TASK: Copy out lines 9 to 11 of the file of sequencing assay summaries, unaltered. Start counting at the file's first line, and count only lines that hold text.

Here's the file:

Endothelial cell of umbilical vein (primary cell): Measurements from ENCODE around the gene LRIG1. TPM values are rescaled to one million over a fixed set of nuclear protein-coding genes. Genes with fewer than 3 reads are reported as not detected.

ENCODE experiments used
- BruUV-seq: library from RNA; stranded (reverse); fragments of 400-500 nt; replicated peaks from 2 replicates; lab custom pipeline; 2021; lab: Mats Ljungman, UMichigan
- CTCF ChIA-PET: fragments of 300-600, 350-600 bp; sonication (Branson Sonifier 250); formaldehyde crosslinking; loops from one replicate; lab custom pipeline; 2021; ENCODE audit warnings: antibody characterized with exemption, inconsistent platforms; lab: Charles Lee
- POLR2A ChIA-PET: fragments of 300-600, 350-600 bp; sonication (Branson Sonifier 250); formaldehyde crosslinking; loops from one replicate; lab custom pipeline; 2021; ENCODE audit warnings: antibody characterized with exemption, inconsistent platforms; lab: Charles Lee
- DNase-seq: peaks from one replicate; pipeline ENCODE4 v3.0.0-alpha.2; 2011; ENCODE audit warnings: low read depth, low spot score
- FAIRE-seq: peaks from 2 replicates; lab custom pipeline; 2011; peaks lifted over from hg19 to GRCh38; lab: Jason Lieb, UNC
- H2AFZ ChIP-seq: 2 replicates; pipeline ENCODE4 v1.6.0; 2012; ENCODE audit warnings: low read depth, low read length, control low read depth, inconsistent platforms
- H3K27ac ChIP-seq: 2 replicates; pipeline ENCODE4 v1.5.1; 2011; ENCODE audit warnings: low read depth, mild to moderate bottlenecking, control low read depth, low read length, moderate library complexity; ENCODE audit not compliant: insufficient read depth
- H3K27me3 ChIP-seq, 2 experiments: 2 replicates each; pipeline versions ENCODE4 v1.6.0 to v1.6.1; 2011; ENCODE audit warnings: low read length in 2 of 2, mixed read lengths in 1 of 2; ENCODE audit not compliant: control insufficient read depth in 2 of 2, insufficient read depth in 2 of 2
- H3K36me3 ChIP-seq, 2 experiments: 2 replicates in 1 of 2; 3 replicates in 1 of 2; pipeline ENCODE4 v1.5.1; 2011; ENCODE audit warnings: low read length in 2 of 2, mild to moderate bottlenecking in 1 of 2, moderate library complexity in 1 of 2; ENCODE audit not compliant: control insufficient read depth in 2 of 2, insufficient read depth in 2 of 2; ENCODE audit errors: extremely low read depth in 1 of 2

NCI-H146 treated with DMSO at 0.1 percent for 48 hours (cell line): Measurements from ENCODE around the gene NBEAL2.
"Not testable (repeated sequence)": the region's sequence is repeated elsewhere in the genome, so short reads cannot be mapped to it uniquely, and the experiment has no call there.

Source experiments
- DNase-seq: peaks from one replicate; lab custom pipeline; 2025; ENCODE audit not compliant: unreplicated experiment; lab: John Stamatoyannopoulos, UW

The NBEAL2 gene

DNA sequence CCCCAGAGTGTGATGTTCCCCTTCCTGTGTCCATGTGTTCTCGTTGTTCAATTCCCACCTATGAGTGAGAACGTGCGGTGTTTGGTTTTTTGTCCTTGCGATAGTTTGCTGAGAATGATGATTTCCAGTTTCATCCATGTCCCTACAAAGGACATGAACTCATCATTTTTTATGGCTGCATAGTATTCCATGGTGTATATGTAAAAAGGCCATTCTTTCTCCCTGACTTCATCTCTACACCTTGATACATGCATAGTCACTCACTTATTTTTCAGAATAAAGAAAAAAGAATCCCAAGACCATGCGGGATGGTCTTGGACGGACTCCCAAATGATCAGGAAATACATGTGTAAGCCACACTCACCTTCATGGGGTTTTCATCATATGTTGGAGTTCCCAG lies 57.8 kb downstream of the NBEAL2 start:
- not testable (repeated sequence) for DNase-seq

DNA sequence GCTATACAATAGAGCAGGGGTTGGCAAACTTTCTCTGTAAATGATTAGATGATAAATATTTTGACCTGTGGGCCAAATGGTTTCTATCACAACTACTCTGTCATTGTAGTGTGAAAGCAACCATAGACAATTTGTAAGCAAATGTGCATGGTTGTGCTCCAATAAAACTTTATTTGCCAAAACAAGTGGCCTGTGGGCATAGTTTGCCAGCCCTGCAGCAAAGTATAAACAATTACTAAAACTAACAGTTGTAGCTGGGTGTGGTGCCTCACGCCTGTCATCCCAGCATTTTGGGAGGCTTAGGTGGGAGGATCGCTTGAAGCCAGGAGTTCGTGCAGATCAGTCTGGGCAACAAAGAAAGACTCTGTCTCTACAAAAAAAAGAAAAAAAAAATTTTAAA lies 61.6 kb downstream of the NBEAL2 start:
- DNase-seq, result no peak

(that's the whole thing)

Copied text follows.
- H3K27ac ChIP-seq: 2 replicates; pipeline ENCODE4 v1.5.1; 2011; ENCODE audit warnings: low read depth, mild to moderate bottlenecking, control low read depth, low read length, moderate library complexity; ENCODE audit not compliant: insufficient read depth
- H3K27me3 ChIP-seq, 2 experiments: 2 replicates each; pipeline versions ENCODE4 v1.6.0 to v1.6.1; 2011; ENCODE audit warnings: low read length in 2 of 2, mixed read lengths in 1 of 2; ENCODE audit not compliant: control insufficient read depth in 2 of 2, insufficient read depth in 2 of 2
- H3K36me3 ChIP-seq, 2 experiments: 2 replicates in 1 of 2; 3 replicates in 1 of 2; pipeline ENCODE4 v1.5.1; 2011; ENCODE audit warnings: low read length in 2 of 2, mild to moderate bottlenecking in 1 of 2, moderate library complexity in 1 of 2; ENCODE audit not compliant: control insufficient read depth in 2 of 2, insufficient read depth in 2 of 2; ENCODE audit errors: extremely low read depth in 1 of 2